There are a ton of benefits to building a remote team. It can mean everything from saving a buck to enjoying certain strategic advantages. (It's the only way we at Thrillist can produce high-quality, hyper-local content in almost two dozen markets.) Whatever your reasons are, it’s crucial to make your remote people feel the same sense of community that employees sitting under the same roof enjoy daily. Here are five of my tips for succeeding at this extremely tricky challenge.
Don’t be afraid to pick up the phone. In this world of frictionless electronic communication, it can seem antiquated and even perverse to pick up the phone and have a conversation when you could just fire off an e-mail or launch a chat window. Get on the horn—what you lose in efficiency you more than recoup in spontaneity, ease of communication, and the opportunity to appreciate the verbal nuance that helps you know someone as a person. Video chat can also provide this, but it pressures your remote employees to make themselves presentable when they are likely happily disheveled and not wearing pants.
Get to know where your team is. Understanding the fundamental elements of the lives your team members live is the only way to be an understanding manager. It’s knowing little things, like maybe your employee is sweltering through a heat wave, to big things, like they are likely going to lose Internet tomorrow because their city is rioting due to winning a basketball championship.
Create a collegial environment. Since most offices run on e-mail, the easiest way to do this is to make the shared e-mail group into a casual and fun thing to be a part of. This means setting an example as a manager: getting involved in non-work-related group conversations or taking the time to send out encouragement that isn’t directly related to any of the tasks at hand. Of course you want to make sure that people aren’t getting deluged with distraction, so as with everything this is about striking a balance.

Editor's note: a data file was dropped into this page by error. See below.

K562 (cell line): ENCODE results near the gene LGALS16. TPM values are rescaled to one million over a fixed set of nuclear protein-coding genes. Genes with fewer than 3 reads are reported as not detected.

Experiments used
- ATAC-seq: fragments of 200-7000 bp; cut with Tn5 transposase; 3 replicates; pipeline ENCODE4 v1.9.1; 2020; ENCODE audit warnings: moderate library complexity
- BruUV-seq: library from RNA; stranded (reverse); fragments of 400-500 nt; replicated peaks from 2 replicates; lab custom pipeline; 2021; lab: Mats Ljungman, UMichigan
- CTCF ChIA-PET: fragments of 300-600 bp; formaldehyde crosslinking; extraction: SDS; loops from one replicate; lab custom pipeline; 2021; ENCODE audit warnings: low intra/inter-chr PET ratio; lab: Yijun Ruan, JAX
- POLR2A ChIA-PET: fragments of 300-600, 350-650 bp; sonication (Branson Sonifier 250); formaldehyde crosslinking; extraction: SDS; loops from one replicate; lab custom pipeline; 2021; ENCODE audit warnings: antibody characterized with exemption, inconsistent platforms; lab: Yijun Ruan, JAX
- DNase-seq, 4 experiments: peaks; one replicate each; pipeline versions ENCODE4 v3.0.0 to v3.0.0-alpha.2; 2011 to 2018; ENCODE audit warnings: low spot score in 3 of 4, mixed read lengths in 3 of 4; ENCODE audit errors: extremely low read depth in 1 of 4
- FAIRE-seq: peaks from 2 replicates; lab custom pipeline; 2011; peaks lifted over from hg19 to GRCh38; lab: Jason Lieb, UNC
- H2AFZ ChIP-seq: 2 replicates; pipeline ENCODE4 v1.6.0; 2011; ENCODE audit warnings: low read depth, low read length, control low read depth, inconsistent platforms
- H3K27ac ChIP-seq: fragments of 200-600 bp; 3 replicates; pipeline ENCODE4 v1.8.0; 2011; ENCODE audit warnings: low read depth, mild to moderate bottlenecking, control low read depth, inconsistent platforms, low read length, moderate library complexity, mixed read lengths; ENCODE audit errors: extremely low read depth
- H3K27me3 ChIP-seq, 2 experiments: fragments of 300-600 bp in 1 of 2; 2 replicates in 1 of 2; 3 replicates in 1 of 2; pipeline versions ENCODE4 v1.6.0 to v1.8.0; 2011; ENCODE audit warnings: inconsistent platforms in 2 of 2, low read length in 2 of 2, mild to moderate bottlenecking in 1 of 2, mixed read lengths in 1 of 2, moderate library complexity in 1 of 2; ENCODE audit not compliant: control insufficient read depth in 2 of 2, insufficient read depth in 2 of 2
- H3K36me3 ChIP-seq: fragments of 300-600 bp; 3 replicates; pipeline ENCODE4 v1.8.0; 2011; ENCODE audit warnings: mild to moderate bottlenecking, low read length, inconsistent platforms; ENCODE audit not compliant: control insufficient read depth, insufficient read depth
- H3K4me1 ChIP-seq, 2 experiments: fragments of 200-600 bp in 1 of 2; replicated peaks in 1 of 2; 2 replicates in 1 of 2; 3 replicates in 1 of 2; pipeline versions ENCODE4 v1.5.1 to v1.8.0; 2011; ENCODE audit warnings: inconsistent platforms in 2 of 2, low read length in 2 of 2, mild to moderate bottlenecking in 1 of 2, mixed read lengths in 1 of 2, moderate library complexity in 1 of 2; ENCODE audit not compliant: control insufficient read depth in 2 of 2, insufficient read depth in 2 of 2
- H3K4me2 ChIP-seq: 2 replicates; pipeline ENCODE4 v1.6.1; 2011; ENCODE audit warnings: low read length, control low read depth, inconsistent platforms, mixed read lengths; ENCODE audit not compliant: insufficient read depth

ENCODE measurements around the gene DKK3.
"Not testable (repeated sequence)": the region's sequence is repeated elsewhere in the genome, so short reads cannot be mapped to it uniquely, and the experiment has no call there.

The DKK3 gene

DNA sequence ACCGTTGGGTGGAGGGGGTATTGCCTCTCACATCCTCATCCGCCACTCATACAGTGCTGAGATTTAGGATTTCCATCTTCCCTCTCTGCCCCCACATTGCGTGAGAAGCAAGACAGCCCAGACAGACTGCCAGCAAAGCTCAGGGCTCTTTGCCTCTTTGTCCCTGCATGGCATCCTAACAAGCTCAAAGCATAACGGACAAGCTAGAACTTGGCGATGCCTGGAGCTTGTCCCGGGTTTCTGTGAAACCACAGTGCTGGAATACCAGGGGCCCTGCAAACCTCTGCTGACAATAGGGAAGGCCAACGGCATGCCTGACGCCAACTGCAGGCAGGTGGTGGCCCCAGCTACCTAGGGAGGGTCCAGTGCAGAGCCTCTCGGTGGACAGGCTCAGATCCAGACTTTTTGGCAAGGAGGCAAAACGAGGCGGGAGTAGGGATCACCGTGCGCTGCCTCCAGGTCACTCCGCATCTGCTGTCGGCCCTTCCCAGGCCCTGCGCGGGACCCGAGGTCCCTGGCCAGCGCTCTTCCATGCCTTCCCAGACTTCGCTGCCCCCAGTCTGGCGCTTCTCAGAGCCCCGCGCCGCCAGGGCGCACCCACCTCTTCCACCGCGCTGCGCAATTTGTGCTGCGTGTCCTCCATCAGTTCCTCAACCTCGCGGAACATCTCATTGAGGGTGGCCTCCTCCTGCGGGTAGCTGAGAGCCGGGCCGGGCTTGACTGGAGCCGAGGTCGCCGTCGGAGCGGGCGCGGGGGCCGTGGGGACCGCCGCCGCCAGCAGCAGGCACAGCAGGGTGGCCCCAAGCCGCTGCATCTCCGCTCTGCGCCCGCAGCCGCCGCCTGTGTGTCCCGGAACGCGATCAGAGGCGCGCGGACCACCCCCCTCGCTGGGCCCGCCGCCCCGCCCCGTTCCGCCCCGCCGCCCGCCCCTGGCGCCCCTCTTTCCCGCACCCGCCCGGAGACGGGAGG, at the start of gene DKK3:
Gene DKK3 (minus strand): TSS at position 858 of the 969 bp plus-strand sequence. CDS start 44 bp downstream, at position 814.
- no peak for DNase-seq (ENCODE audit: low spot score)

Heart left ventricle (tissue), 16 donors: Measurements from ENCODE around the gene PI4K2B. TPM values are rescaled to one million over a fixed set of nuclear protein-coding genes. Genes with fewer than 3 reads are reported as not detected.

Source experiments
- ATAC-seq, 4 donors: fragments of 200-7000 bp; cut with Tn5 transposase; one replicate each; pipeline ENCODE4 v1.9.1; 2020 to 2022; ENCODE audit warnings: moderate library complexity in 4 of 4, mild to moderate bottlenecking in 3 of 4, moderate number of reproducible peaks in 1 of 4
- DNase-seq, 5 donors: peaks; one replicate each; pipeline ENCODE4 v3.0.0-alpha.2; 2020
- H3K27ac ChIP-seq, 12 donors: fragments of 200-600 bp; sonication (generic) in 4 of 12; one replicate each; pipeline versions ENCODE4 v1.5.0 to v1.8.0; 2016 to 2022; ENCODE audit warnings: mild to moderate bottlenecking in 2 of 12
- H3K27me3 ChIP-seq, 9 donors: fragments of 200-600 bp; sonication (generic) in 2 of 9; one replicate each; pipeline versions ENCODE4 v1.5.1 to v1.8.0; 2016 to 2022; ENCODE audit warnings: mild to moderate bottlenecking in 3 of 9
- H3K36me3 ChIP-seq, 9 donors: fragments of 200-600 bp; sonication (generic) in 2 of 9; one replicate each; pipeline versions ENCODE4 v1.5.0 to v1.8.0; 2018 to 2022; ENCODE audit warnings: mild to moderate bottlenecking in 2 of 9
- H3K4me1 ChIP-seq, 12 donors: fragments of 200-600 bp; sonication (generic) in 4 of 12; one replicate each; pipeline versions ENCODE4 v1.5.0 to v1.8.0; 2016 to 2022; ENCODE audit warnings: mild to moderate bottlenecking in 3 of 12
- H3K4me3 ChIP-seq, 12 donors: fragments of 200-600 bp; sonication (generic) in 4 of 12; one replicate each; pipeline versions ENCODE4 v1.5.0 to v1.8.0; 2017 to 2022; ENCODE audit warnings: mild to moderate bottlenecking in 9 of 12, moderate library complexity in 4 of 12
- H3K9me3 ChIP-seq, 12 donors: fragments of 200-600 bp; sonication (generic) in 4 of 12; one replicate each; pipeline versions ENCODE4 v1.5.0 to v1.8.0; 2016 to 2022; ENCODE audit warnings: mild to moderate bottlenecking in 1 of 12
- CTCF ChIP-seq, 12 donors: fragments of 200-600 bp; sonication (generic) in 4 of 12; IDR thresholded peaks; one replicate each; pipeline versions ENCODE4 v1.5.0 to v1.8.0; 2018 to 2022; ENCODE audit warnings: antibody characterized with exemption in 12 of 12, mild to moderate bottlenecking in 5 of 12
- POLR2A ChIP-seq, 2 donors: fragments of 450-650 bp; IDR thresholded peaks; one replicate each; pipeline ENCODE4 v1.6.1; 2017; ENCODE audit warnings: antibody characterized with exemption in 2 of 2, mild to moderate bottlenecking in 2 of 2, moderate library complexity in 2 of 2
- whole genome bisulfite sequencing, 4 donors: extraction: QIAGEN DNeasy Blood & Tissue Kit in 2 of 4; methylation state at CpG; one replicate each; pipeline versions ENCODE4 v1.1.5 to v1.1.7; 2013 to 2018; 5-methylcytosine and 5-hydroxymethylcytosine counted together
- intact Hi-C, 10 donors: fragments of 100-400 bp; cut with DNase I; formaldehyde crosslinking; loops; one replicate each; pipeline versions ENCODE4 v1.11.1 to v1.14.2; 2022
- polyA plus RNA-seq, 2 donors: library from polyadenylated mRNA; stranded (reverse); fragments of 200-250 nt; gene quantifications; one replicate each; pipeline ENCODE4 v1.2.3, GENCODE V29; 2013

Think of your office space virtually. It’s a common mistake to think that an office’s culture stops at its walls. Instead, consider how it can be more like a nation. How can you make your remote tech guy feel like the second bedroom he works in is like an embassy for your company—your sovereign soil? This is the trickiest step and the one that requires the deepest consideration from you. For my team, when we do our all-hands conference calls, I offer my remote editors a stipend so they can drink their favorite local beer during the call, provided they take a picture of themselves enjoying it and share that with the team. Nothing like a little local pride, and certainly nothing like a little beer.
Don’t be afraid to get on a plane. This is the most costly step, both in terms of time and money, but also invaluable. It prevents your people from getting into an outpost mentality. And in addition to it being the only real way to really get to know where your team is, it also sends the message that your employee is worth said cost. If you feel like they are not, you shouldn’t be building a remote team with them.
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